Nissan's Concept Esflow Takes the Lead on the Electric Sport Car Scene

Esflow outdrives Nissan's first electric car Leaf and prices better than Tesla's Roadster

Quicksilver

Twin electric motors mounted just ahead of the rear axle send power to the left and right wheels independently, for precise cornering.Courtesy Nissan

When Nissan introduced its Leaf last year, it became the first major automaker to enter the modern pure-electric-vehicle market, which was previously populated almost entirely by tiny carmakers such as the Palo Alto, California, company Tesla Motors. Renault-Nissan CEO Carlos Ghosn said that his company would invest more than $5 billion in electric cars through 2013, and that it would soon become the world's largest electric-vehicle maker. Then in March, Nissan made its most direct assault on the little guys—it unveiled an electric sports car.

For now, the Nissan Esflow is a concept, but Nissan is considering full production. It's not a stretch: The Esflow is based on the same batteries and motors that power the Leaf. The rear-drive Esflow carries a 975-pound, 36-kilowatt-hour lithium-ion battery pack, compared with the 24 kilowatt-hours found in the Leaf. To partially offset that extra weight, the concept uses a feathery carbon-composite body affixed to an aluminum chassis. Rear-mounted cameras replace side-view mirrors, reducing drag. Fixed seats sculpted into the bulkhead eliminate seat frames and the motors that adjust them. Likewise, the accelerator, brake pedals and shifter are electronic, eliminating the mechanical steering column and pedal assemblies.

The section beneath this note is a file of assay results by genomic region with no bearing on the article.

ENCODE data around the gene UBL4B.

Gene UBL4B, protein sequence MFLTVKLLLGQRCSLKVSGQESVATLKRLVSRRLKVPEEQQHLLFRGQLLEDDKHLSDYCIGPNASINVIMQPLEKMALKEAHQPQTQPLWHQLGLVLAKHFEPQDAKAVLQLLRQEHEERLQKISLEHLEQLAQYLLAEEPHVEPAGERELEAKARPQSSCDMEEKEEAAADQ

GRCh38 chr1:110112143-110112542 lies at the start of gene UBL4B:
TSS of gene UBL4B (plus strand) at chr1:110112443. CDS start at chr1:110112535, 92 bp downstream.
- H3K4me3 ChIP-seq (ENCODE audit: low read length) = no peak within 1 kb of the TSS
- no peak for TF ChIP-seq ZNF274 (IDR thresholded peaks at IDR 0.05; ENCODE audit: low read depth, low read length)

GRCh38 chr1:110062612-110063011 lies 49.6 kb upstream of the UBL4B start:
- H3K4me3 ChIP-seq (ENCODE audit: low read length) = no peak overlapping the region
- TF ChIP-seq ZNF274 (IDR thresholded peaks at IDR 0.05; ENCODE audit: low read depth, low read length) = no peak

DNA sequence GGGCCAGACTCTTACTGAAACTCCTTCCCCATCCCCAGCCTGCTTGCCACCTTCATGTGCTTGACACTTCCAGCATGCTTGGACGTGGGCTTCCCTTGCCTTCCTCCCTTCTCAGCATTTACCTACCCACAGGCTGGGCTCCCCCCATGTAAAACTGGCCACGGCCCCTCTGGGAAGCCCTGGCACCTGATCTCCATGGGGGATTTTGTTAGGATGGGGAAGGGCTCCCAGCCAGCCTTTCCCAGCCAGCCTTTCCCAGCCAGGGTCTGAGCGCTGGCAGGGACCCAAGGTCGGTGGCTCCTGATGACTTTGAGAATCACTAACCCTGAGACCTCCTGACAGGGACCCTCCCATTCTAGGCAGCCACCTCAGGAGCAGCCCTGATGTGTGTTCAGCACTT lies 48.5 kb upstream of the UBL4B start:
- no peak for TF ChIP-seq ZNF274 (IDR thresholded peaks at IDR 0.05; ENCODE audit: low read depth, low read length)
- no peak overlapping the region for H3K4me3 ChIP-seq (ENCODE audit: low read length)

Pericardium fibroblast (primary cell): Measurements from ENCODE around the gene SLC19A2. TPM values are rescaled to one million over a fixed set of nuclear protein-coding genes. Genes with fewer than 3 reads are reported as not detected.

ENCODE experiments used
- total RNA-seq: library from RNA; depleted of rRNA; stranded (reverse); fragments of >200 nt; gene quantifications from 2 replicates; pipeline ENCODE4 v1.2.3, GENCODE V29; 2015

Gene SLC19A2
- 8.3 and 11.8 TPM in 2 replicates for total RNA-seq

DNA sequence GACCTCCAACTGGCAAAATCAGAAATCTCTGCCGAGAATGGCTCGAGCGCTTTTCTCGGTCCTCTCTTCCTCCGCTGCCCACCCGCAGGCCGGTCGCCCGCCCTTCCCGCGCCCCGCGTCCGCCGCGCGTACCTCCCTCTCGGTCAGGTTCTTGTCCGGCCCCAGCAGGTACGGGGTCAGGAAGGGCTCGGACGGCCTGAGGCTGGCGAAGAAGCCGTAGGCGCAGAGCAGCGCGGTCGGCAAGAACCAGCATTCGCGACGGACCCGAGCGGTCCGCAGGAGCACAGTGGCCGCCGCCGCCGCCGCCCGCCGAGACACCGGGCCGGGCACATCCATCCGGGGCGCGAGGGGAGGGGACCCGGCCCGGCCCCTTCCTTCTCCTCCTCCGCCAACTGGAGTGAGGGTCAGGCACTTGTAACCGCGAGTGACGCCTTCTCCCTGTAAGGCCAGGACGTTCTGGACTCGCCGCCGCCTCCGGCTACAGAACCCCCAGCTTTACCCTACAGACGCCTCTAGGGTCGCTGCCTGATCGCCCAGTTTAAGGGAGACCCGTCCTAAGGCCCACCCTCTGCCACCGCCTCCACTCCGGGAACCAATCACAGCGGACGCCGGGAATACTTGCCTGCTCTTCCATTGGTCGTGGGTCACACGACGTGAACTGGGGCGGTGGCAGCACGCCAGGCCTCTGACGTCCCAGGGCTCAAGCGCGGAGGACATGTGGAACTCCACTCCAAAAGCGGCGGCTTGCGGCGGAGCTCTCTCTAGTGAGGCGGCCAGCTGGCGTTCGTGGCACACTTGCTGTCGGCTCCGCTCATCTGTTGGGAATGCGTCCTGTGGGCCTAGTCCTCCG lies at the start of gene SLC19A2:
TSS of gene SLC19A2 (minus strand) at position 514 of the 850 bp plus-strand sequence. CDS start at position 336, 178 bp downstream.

Bob Yakushi, the director of product safety and environment for Nissan North America, says the Esflow should travel up to 150 miles on a charge. (The Leaf gets about 100 miles.) Propelled by two rear-mounted 107-horsepower motors, the Esflow scoots from 0 to 60 mph in less than five seconds, with a top speed of roughly 120 mph.

Tesla's $109,000 Roadster has been on the market now for three years, but the Esflow illustrates the challenges that lie ahead as global automakers get into the high-end electric market. Nissan has the resources to undercut Tesla on price, along with a trusted name and dealer and service networks that no start-up can match. Just a few years ago, pundits predicted that Tesla would revolutionize the car business. What it may have done instead is to wake sleeping giants.

Top Speed: 120 mph
Driving Range: 150 miles
Batter Capacity: 36kWh
Production Date: Unknown